To close out my week of green Porsches I’ll return to the color that I began with: Viper Green. Unlike Kermit, which wore a metallic shade of Viper Green borrowed from the VW Scirocco, this 2016 Porsche Cayman GT4 appears to have returned to the color’s roots with the non-metallic Viper Green of the early ’70s. The differences between the two colors are readily apparent and if we compare it to Porsche’s own metallic shade of Viper Green, as seen on this 911SC, we pretty much cover all of our bases for variants of this color. Each is great in its own way and the blend of vintage color on modern machinery we see here, even when not on a 911, almost always produces a stunner.
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The popularity of track days and amateur racing is at perhaps an all-time high, with seeming countless versions of track-prepared options out there. Back in the 1970s, there were basically no track-ready options available. Even when supposed track-derived cars arrived in the 1980s, they wouldn’t hold up to hot-lapping for very long. But today you can pop down to your Porsche, Audi, Aston Martin, Ferrari, and even Bentley dealer and walk out with a full factory prepared race car. The Porsche model which traditionally has carried this flame was the 911, first with the RS models followed by the GT3. But they’ve gotten hugely expensive, and Porsche has another popular track platform in the Cayman. Recently gussied up for track duty in the GT4 model everyone is swooning about, the Cayman is better prepared than ever to take on your favorite track. And by track, for many that means garage, waiting for the model to appreciate. But Porsche also released a full turn-key race version of the Cayman to the public this past year. With a mid-mounted 385 horsepower 3.8 flat-6, motivation wouldn’t be a problem. Porsche ups the track-bias with the 6-speed PDK, a factory roll cage, gutted interior and lightweight aluminum/steel hybrid panels, 15″ 6/4 piston brakes, and a slew of GT3 bits. You could even get a 26 gallon endurance fuel tank. But unlike the normal Porsche factory race cars, this fully-prepped GT4 Clubsport would run out the door at $165,000:
CLICK FOR DETAILS: 2016 Porsche Cayman GT4 Clubsport on eBayComments closed
We haven’t featured Porsche’s Cayman GT4 in a while and since this is probably my current favorite offering from the marque – I’m going to ignore the 911R for now – I wanted to revisit one of these. Since they became available it hasn’t been difficult to find a GT4 for sale second-hand and prices have unsurprisingly been pretty high. Most have virtually no mileage. This one is a little different: it’s an auction so we may have a better shot at a more reasonable price and this has a couple thousand miles on it. Nothing significant, but well past break-in. In that regard it qualifies much more as a used car than most of the others. The real distinguishing feature of this GT4, however, is the color. I have seen very few in Guards Red. I’m not sure why that would be the case since it’s a standard color, but for fans of Guards Red – and a car like this really begs for a color like this – this GT4 may serve as a pretty nice opportunity at a lightly used example.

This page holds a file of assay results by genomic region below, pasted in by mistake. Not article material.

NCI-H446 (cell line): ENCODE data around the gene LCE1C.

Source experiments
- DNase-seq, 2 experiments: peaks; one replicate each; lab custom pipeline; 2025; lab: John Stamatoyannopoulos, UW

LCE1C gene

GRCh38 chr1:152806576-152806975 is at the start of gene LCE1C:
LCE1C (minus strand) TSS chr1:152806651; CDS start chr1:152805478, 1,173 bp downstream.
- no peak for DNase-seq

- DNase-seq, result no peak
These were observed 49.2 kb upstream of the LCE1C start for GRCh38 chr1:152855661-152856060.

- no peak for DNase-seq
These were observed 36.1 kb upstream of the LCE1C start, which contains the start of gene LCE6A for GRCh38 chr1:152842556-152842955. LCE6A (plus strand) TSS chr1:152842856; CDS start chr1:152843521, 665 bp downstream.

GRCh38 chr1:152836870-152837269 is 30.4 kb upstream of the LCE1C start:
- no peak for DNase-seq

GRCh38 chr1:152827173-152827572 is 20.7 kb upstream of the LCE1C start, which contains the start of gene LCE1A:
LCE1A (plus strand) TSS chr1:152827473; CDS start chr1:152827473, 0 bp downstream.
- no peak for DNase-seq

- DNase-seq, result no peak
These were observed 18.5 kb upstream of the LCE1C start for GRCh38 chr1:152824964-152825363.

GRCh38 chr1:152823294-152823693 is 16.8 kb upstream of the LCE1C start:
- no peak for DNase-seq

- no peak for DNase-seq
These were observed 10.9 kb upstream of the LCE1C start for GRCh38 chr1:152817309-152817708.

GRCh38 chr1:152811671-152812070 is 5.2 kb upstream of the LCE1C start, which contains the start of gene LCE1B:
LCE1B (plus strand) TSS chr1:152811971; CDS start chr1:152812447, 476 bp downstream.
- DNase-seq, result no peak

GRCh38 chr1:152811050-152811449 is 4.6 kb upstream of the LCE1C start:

CLICK FOR DETAILS: 2016 Porsche Cayman GT4 on eBay2 Comments
In my write-up of the new GT3 RS, I mentioned the Cayman GT4 as a useful alternative for those seeking a traditional manual in their performance car now that Porsche has decided the GT3 RS will no longer come equipped with one. So why not have a look at the new GT4? Like the GT variants with which we are all so familiar for the 911, the Cayman GT4 takes aim at the track. It uses the 3.8 liter flat-six from the 911 Carrera S with 380 hp, sources much of its stiffer suspension from the GT3, and drivers must accept some compromises to refinement and everyday usability in the name of less weight. Those weight savings are countered by weight gains from much of the more stout components on board meaning the GT4 comes in at nearly the same weight as the Cayman GTS. In appearance, the GT4 is clearly distinguished from its siblings by a front fascia akin to that of the GT3 and GT3 RS, its lowered ride height, more pronounced rear air inlets, and a rear wing. Suffice it to say, no one will confuse the GT4 for a standard Cayman. And, of course, the only transmission on offer is a 6-speed manual.